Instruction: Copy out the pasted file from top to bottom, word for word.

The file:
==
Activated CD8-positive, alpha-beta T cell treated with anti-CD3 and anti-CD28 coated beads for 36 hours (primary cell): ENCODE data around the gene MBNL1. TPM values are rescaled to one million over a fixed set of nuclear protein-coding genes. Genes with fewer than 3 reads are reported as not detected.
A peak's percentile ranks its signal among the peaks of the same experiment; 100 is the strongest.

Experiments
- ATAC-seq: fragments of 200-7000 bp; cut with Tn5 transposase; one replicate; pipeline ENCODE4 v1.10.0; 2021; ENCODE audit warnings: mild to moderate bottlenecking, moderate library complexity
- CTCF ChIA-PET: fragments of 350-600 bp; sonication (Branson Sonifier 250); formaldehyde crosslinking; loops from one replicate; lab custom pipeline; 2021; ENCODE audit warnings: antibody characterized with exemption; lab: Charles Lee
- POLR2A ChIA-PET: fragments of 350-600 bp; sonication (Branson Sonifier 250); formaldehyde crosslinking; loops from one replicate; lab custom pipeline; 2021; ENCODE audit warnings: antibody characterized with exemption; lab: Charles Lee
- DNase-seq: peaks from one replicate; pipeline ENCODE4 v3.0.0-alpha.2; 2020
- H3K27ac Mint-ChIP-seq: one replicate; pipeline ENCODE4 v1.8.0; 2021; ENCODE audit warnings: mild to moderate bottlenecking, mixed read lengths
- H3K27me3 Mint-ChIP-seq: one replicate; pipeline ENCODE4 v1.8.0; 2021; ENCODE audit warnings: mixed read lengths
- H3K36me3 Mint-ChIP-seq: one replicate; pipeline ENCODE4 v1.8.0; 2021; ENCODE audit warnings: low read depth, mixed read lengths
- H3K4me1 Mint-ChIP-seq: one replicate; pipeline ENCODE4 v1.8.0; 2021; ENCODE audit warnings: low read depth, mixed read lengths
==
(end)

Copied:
Activated CD8-positive, alpha-beta T cell treated with anti-CD3 and anti-CD28 coated beads for 36 hours (primary cell): ENCODE data around the gene MBNL1. TPM values are rescaled to one million over a fixed set of nuclear protein-coding genes. Genes with fewer than 3 reads are reported as not detected.
A peak's percentile ranks its signal among the peaks of the same experiment; 100 is the strongest.

Experiments
- ATAC-seq: fragments of 200-7000 bp; cut with Tn5 transposase; one replicate; pipeline ENCODE4 v1.10.0; 2021; ENCODE audit warnings: mild to moderate bottlenecking, moderate library complexity
- CTCF ChIA-PET: fragments of 350-600 bp; sonication (Branson Sonifier 250); formaldehyde crosslinking; loops from one replicate; lab custom pipeline; 2021; ENCODE audit warnings: antibody characterized with exemption; lab: Charles Lee
- POLR2A ChIA-PET: fragments of 350-600 bp; sonication (Branson Sonifier 250); formaldehyde crosslinking; loops from one replicate; lab custom pipeline; 2021; ENCODE audit warnings: antibody characterized with exemption; lab: Charles Lee
- DNase-seq: peaks from one replicate; pipeline ENCODE4 v3.0.0-alpha.2; 2020
- H3K27ac Mint-ChIP-seq: one replicate; pipeline ENCODE4 v1.8.0; 2021; ENCODE audit warnings: mild to moderate bottlenecking, mixed read lengths
- H3K27me3 Mint-ChIP-seq: one replicate; pipeline ENCODE4 v1.8.0; 2021; ENCODE audit warnings: mixed read lengths
- H3K36me3 Mint-ChIP-seq: one replicate; pipeline ENCODE4 v1.8.0; 2021; ENCODE audit warnings: low read depth, mixed read lengths
- H3K4me1 Mint-ChIP-seq: one replicate; pipeline ENCODE4 v1.8.0; 2021; ENCODE audit warnings: low read depth, mixed read lengths